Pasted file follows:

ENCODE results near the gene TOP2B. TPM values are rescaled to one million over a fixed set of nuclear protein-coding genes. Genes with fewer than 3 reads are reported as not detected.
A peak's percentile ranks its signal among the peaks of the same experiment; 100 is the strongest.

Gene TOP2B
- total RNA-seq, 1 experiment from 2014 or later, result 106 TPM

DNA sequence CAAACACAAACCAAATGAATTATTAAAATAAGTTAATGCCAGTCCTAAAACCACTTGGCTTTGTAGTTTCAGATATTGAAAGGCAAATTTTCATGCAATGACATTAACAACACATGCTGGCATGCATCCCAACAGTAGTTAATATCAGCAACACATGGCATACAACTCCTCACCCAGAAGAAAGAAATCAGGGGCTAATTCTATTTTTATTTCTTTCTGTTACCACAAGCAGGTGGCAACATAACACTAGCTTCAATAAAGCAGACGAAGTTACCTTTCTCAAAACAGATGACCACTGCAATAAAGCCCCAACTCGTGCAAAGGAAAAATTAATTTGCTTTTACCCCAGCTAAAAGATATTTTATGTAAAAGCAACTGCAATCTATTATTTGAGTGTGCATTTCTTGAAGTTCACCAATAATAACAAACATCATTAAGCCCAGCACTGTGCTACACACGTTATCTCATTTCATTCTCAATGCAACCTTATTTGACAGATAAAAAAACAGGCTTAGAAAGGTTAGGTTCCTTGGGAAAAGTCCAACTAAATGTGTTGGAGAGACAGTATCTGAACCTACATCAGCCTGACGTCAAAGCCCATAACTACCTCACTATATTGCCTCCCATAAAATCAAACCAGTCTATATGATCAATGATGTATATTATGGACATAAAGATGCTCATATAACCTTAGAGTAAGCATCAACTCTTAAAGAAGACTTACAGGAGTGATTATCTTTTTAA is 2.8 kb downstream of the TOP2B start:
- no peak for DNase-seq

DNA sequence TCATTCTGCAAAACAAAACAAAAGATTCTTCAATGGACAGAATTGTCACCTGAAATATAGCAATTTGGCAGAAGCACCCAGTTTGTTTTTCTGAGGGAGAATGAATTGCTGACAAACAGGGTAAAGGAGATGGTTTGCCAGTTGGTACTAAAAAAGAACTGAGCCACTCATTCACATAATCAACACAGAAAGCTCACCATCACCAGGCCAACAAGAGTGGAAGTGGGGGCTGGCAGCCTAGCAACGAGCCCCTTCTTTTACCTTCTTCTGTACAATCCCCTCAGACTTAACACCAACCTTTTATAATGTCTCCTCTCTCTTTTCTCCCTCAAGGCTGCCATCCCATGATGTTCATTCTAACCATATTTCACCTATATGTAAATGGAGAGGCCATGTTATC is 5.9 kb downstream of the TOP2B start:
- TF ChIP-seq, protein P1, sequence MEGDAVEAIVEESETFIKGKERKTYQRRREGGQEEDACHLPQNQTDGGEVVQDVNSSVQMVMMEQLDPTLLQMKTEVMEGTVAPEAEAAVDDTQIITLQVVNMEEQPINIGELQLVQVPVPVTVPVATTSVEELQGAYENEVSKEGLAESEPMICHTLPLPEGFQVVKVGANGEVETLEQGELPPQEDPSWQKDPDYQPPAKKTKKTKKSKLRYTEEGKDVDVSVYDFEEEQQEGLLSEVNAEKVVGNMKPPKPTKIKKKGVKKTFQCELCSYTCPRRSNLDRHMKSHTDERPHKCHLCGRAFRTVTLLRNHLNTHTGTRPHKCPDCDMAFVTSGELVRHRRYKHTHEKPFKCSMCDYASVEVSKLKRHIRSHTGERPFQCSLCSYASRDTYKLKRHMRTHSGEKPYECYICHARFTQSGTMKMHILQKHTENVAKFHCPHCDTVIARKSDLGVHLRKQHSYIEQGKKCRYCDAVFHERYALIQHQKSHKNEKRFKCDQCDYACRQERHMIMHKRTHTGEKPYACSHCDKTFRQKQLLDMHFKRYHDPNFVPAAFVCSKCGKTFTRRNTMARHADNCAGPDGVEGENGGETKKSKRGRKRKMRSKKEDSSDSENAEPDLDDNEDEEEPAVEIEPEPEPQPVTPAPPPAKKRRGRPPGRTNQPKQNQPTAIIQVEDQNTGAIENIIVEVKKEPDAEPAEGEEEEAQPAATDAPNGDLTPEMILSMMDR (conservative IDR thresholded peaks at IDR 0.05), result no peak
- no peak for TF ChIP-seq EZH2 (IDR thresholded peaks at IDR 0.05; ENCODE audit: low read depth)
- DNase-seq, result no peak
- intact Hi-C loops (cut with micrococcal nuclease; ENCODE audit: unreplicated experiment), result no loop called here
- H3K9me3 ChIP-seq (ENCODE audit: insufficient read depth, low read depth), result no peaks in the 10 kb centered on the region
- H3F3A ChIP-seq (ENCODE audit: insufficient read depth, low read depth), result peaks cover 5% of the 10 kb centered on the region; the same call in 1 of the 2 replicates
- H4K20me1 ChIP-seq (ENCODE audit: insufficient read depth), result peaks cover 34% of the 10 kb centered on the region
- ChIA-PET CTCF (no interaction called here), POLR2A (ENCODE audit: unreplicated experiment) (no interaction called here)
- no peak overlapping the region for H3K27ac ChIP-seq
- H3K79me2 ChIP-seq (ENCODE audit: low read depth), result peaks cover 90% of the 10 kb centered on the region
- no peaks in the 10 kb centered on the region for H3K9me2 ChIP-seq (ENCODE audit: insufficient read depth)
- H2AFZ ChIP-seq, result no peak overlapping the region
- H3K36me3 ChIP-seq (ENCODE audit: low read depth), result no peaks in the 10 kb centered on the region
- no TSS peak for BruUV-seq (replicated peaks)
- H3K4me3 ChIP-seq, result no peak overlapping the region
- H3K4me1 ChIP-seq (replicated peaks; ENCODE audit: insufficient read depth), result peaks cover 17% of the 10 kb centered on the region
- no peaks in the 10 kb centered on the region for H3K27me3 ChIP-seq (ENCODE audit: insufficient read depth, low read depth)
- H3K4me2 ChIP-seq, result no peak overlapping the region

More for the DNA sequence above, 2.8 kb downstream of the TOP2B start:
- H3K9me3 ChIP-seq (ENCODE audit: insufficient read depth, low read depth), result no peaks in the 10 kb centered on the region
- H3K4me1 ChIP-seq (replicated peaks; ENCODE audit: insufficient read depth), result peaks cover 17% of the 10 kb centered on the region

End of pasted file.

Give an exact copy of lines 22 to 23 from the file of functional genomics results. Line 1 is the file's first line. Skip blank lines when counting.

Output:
- H3K4me3 ChIP-seq, result no peak overlapping the region
- H3K4me1 ChIP-seq (replicated peaks; ENCODE audit: insufficient read depth), result peaks cover 17% of the 10 kb centered on the region